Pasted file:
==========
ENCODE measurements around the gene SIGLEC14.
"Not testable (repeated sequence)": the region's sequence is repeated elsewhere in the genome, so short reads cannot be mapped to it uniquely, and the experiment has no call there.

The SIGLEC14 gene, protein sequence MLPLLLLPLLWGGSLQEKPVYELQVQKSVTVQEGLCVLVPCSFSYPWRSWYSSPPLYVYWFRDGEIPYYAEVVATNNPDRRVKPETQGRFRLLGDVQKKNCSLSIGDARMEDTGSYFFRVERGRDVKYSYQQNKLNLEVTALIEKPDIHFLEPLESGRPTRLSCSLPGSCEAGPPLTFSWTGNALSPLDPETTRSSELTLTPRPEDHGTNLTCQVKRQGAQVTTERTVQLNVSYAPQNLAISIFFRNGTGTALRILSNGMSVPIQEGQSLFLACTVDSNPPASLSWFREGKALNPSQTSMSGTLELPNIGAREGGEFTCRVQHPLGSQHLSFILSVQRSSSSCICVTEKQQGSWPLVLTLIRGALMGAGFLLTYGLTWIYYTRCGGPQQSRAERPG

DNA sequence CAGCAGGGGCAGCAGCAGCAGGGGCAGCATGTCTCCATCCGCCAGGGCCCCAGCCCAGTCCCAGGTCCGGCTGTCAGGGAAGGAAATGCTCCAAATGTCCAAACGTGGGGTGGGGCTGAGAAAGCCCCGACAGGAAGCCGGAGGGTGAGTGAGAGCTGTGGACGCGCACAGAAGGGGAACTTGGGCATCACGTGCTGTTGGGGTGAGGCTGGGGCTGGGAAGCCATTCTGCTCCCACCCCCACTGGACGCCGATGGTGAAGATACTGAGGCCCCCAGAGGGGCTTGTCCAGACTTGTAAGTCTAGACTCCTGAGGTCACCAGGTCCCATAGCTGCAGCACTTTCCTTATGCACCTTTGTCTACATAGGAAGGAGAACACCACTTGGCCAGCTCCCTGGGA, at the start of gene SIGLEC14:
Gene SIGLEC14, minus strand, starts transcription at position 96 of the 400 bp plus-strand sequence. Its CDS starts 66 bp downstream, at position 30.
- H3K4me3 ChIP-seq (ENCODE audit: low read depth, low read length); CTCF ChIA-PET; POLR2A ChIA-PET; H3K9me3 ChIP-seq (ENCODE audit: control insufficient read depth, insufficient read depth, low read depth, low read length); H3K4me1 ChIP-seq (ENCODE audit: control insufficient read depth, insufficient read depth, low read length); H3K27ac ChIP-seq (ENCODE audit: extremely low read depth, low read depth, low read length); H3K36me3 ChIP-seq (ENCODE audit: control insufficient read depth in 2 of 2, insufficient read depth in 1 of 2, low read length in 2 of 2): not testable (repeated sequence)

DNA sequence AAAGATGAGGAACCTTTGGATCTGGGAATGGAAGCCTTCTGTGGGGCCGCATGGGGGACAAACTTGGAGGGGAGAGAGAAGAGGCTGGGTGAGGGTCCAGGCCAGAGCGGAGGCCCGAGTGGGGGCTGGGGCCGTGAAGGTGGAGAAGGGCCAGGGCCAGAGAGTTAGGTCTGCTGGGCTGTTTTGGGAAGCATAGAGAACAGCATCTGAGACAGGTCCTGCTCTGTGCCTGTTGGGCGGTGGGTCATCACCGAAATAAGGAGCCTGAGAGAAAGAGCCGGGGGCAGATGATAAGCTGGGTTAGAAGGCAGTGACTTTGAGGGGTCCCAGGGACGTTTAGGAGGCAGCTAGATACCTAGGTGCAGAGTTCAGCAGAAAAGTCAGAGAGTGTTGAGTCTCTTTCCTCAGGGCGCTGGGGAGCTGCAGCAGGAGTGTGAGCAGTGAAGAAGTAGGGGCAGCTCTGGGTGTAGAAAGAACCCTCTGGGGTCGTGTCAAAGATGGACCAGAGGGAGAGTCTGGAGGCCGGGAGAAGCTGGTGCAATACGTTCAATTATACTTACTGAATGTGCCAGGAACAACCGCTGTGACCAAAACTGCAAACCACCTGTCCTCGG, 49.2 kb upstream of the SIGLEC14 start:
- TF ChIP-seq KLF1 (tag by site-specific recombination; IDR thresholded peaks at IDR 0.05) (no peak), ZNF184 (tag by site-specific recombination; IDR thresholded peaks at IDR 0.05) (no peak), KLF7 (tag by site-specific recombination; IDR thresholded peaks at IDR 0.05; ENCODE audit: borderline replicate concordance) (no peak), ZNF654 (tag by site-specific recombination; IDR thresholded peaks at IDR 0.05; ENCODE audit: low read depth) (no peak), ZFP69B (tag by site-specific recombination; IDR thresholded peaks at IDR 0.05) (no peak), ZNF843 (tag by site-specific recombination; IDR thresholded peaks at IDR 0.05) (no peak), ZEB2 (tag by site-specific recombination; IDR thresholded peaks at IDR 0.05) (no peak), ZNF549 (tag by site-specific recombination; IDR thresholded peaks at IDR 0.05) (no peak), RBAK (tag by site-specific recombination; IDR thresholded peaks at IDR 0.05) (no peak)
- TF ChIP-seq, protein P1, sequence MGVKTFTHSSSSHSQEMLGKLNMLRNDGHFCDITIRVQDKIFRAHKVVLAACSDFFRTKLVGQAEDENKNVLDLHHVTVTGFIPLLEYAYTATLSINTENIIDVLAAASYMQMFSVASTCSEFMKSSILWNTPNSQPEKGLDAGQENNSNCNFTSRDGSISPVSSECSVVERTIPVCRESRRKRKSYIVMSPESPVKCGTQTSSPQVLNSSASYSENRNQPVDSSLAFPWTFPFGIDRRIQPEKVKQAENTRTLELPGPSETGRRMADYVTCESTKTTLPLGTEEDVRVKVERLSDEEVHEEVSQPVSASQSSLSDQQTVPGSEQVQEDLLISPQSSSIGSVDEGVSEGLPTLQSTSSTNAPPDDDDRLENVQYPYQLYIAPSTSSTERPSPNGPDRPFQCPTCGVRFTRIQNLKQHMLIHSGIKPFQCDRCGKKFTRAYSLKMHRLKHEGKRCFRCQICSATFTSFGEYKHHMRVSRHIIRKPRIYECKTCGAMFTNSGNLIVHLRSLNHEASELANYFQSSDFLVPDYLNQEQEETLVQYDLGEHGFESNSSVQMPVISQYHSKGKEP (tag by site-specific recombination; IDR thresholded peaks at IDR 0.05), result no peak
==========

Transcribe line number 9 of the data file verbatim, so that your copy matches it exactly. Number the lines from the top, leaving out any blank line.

- TF ChIP-seq, protein P1, sequence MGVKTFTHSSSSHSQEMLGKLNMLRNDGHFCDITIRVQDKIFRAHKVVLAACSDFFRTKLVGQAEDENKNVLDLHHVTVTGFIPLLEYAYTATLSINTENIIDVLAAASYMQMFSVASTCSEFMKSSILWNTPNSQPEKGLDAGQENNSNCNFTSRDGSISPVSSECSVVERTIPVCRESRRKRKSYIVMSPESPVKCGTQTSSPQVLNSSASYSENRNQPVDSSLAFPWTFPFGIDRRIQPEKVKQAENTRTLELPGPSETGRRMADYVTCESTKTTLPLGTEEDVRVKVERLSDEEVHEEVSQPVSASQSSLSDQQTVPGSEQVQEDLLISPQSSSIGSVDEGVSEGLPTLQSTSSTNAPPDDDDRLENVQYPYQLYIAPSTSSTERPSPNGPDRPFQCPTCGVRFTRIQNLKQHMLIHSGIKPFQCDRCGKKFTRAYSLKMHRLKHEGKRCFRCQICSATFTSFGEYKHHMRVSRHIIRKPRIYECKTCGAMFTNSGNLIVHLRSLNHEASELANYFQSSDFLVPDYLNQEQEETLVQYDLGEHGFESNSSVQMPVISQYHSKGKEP (tag by site-specific recombination; IDR thresholded peaks at IDR 0.05), result no peak